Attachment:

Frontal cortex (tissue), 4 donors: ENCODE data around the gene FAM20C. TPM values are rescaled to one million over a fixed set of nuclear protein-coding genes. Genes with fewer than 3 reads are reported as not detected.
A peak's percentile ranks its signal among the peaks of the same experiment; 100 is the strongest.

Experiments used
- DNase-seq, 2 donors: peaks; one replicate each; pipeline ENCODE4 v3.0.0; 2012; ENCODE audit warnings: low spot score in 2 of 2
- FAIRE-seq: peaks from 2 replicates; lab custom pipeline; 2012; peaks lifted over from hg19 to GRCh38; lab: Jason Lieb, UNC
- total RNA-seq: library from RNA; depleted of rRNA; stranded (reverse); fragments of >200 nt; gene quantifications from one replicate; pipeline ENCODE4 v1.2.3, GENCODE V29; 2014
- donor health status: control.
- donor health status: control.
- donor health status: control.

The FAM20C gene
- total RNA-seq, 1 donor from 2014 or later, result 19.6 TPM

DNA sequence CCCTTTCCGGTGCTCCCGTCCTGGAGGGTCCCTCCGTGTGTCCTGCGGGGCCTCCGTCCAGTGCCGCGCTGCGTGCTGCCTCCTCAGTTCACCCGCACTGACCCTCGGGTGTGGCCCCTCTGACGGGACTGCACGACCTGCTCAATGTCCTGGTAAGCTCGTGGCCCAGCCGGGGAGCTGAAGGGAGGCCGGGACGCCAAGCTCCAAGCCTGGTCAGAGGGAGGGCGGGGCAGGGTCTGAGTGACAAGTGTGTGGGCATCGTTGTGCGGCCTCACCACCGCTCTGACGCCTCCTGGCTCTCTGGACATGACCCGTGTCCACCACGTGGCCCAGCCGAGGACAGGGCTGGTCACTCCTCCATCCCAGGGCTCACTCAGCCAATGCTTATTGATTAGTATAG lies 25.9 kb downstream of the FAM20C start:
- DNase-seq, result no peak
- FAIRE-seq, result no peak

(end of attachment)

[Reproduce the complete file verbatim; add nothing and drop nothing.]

Frontal cortex (tissue), 4 donors: ENCODE data around the gene FAM20C. TPM values are rescaled to one million over a fixed set of nuclear protein-coding genes. Genes with fewer than 3 reads are reported as not detected.
A peak's percentile ranks its signal among the peaks of the same experiment; 100 is the strongest.

Experiments used
- DNase-seq, 2 donors: peaks; one replicate each; pipeline ENCODE4 v3.0.0; 2012; ENCODE audit warnings: low spot score in 2 of 2
- FAIRE-seq: peaks from 2 replicates; lab custom pipeline; 2012; peaks lifted over from hg19 to GRCh38; lab: Jason Lieb, UNC
- total RNA-seq: library from RNA; depleted of rRNA; stranded (reverse); fragments of >200 nt; gene quantifications from one replicate; pipeline ENCODE4 v1.2.3, GENCODE V29; 2014
- donor health status: control.
- donor health status: control.
- donor health status: control.

The FAM20C gene
- total RNA-seq, 1 donor from 2014 or later, result 19.6 TPM

DNA sequence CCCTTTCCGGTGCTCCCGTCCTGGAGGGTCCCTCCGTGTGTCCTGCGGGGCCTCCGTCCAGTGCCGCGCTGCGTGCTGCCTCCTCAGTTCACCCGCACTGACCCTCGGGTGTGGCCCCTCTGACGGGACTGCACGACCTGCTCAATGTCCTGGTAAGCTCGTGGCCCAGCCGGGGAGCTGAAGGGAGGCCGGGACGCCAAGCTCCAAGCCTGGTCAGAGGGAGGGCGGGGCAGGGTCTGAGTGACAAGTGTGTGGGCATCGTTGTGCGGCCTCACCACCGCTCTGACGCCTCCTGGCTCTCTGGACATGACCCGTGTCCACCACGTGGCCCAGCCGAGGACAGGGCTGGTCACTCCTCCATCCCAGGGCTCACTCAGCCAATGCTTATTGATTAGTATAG lies 25.9 kb downstream of the FAM20C start:
- DNase-seq, result no peak
- FAIRE-seq, result no peak